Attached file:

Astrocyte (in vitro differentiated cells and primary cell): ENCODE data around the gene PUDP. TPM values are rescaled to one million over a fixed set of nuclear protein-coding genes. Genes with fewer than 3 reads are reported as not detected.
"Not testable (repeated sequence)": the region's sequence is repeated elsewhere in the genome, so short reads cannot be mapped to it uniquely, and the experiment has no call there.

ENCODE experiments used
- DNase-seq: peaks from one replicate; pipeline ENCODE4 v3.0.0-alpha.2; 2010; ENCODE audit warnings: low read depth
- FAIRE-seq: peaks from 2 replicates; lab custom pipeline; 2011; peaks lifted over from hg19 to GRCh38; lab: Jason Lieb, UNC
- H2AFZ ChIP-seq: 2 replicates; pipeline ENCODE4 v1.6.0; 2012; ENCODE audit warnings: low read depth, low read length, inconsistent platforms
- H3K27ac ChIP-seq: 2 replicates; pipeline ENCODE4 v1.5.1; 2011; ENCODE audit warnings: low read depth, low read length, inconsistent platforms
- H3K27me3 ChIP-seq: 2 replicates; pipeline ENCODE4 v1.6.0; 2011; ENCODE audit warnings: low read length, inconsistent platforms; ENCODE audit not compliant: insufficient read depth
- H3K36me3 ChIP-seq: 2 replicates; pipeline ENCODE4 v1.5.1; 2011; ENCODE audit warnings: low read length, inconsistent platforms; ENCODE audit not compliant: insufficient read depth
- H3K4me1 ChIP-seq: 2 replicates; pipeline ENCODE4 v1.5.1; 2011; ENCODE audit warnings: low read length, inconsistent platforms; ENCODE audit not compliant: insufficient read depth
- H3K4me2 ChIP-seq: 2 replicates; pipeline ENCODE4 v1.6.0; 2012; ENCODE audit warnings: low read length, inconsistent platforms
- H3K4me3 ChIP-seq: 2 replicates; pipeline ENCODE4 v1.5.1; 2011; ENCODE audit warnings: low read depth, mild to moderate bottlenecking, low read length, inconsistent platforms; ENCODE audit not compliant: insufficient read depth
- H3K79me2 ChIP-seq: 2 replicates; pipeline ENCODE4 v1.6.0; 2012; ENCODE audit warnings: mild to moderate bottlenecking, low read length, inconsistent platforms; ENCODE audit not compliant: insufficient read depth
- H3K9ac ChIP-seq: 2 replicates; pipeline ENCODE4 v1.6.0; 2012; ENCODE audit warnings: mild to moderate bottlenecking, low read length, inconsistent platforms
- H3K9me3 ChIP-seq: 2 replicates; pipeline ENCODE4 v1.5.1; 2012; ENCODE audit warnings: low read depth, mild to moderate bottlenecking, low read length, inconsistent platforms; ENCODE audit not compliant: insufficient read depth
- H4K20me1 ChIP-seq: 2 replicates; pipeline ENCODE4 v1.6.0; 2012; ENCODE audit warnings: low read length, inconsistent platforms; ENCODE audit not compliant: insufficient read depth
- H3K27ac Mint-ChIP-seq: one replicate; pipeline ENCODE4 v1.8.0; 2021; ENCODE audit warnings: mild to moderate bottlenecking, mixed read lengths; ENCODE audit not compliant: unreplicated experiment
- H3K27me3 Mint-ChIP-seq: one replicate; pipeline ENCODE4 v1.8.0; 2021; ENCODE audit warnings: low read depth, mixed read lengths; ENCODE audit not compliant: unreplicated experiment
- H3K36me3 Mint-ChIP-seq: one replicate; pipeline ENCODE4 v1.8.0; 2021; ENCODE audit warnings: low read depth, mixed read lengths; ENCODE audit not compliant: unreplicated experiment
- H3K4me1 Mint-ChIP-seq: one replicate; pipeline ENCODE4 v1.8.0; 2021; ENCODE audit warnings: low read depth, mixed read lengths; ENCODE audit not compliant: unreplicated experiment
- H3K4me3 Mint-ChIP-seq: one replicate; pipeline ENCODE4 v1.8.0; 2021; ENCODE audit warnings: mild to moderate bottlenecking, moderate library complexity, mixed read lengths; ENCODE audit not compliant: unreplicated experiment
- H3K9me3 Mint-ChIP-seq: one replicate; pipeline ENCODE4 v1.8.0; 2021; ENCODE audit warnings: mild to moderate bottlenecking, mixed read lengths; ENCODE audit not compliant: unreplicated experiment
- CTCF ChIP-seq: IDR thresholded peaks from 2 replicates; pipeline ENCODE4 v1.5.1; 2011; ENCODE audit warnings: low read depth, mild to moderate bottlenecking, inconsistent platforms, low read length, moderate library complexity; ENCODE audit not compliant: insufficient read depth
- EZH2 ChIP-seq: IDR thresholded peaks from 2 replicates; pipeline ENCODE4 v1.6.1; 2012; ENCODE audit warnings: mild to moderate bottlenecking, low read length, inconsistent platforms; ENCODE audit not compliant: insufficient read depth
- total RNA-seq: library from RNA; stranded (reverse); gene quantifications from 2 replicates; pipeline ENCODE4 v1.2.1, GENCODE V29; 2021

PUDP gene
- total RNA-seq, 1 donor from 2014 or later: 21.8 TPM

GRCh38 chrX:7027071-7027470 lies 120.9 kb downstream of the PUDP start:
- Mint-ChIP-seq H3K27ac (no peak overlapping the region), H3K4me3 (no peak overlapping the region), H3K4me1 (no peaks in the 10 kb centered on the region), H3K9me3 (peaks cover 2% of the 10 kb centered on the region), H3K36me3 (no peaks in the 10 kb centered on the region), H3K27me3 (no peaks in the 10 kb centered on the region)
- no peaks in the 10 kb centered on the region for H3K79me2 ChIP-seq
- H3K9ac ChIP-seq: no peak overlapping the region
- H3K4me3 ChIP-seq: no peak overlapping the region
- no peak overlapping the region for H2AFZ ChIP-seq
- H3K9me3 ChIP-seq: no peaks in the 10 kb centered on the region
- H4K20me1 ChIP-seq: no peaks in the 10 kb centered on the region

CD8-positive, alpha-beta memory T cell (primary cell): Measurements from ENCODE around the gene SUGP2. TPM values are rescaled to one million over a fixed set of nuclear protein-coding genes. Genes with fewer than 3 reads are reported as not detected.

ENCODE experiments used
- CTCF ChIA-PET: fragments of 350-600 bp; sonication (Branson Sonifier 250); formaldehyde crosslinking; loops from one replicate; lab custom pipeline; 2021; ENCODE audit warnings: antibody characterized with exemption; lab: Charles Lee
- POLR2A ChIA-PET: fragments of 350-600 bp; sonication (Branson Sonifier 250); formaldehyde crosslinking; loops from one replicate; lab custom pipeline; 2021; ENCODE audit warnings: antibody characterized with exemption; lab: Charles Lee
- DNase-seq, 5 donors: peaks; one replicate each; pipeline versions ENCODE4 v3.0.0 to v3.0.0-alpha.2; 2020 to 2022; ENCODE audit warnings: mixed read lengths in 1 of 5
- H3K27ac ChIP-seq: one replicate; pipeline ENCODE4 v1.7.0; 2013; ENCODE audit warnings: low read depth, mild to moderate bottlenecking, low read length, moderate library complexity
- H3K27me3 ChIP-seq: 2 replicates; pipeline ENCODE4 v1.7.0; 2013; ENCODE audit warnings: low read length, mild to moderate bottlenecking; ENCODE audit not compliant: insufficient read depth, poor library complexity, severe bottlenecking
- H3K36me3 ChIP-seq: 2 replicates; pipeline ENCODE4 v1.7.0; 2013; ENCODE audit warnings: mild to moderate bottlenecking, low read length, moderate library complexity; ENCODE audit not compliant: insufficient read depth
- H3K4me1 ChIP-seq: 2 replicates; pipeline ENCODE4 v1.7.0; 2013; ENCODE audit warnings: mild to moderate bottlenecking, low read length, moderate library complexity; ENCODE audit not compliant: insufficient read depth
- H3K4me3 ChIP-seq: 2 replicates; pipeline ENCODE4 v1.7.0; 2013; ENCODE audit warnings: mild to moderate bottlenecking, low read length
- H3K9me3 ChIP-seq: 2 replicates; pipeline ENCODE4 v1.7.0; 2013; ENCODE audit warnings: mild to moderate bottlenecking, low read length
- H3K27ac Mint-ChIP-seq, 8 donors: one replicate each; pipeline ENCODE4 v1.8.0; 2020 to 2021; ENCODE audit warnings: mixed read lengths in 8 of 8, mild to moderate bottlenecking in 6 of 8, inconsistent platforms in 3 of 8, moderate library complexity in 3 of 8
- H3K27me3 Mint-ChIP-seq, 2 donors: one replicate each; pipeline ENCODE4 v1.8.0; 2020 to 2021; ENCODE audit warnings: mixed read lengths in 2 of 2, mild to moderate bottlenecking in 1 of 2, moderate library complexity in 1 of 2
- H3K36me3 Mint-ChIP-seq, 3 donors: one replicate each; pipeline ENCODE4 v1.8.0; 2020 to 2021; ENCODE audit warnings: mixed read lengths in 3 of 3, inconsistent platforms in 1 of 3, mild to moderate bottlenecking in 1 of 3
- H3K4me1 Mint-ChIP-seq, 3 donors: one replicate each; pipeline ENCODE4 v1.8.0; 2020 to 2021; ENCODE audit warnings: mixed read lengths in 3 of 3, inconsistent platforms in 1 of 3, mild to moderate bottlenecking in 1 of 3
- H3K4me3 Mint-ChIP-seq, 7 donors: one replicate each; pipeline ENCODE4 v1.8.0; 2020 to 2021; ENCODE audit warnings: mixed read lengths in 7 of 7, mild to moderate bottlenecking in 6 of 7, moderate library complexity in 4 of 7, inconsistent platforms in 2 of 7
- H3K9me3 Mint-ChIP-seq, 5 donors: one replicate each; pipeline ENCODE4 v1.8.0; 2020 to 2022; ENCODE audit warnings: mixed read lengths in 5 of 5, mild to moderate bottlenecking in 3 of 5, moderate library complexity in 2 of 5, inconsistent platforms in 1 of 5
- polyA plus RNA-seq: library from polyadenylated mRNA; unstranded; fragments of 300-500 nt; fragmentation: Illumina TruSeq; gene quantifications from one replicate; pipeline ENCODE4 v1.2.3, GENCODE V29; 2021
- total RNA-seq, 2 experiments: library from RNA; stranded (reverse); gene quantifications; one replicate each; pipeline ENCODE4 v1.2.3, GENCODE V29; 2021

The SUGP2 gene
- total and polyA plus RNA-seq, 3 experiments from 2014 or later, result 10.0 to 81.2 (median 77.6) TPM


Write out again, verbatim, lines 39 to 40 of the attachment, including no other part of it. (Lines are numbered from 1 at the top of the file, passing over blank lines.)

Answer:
- POLR2A ChIA-PET: fragments of 350-600 bp; sonication (Branson Sonifier 250); formaldehyde crosslinking; loops from one replicate; lab custom pipeline; 2021; ENCODE audit warnings: antibody characterized with exemption; lab: Charles Lee
- DNase-seq, 5 donors: peaks; one replicate each; pipeline versions ENCODE4 v3.0.0 to v3.0.0-alpha.2; 2020 to 2022; ENCODE audit warnings: mixed read lengths in 1 of 5